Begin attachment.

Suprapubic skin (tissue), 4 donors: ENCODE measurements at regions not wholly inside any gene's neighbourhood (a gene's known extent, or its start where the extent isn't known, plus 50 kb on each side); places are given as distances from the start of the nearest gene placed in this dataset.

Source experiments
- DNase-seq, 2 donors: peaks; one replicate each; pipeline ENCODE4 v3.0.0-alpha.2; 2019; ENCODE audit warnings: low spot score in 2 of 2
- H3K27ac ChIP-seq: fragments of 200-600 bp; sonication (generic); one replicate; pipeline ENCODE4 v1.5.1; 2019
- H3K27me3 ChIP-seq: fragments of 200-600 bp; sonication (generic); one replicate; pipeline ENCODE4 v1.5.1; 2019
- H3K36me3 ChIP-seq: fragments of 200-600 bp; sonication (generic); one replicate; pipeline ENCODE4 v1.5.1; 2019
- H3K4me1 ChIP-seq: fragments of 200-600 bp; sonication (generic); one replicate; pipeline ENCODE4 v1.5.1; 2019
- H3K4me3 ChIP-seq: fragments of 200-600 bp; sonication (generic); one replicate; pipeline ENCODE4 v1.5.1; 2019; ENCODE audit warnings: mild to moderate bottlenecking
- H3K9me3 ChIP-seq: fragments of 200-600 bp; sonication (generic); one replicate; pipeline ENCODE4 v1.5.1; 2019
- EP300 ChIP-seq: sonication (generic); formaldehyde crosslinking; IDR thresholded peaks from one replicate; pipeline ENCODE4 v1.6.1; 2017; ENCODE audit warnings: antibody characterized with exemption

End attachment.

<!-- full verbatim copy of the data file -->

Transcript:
Suprapubic skin (tissue), 4 donors: ENCODE measurements at regions not wholly inside any gene's neighbourhood (a gene's known extent, or its start where the extent isn't known, plus 50 kb on each side); places are given as distances from the start of the nearest gene placed in this dataset.

Source experiments
- DNase-seq, 2 donors: peaks; one replicate each; pipeline ENCODE4 v3.0.0-alpha.2; 2019; ENCODE audit warnings: low spot score in 2 of 2
- H3K27ac ChIP-seq: fragments of 200-600 bp; sonication (generic); one replicate; pipeline ENCODE4 v1.5.1; 2019
- H3K27me3 ChIP-seq: fragments of 200-600 bp; sonication (generic); one replicate; pipeline ENCODE4 v1.5.1; 2019
- H3K36me3 ChIP-seq: fragments of 200-600 bp; sonication (generic); one replicate; pipeline ENCODE4 v1.5.1; 2019
- H3K4me1 ChIP-seq: fragments of 200-600 bp; sonication (generic); one replicate; pipeline ENCODE4 v1.5.1; 2019
- H3K4me3 ChIP-seq: fragments of 200-600 bp; sonication (generic); one replicate; pipeline ENCODE4 v1.5.1; 2019; ENCODE audit warnings: mild to moderate bottlenecking
- H3K9me3 ChIP-seq: fragments of 200-600 bp; sonication (generic); one replicate; pipeline ENCODE4 v1.5.1; 2019
- EP300 ChIP-seq: sonication (generic); formaldehyde crosslinking; IDR thresholded peaks from one replicate; pipeline ENCODE4 v1.6.1; 2017; ENCODE audit warnings: antibody characterized with exemption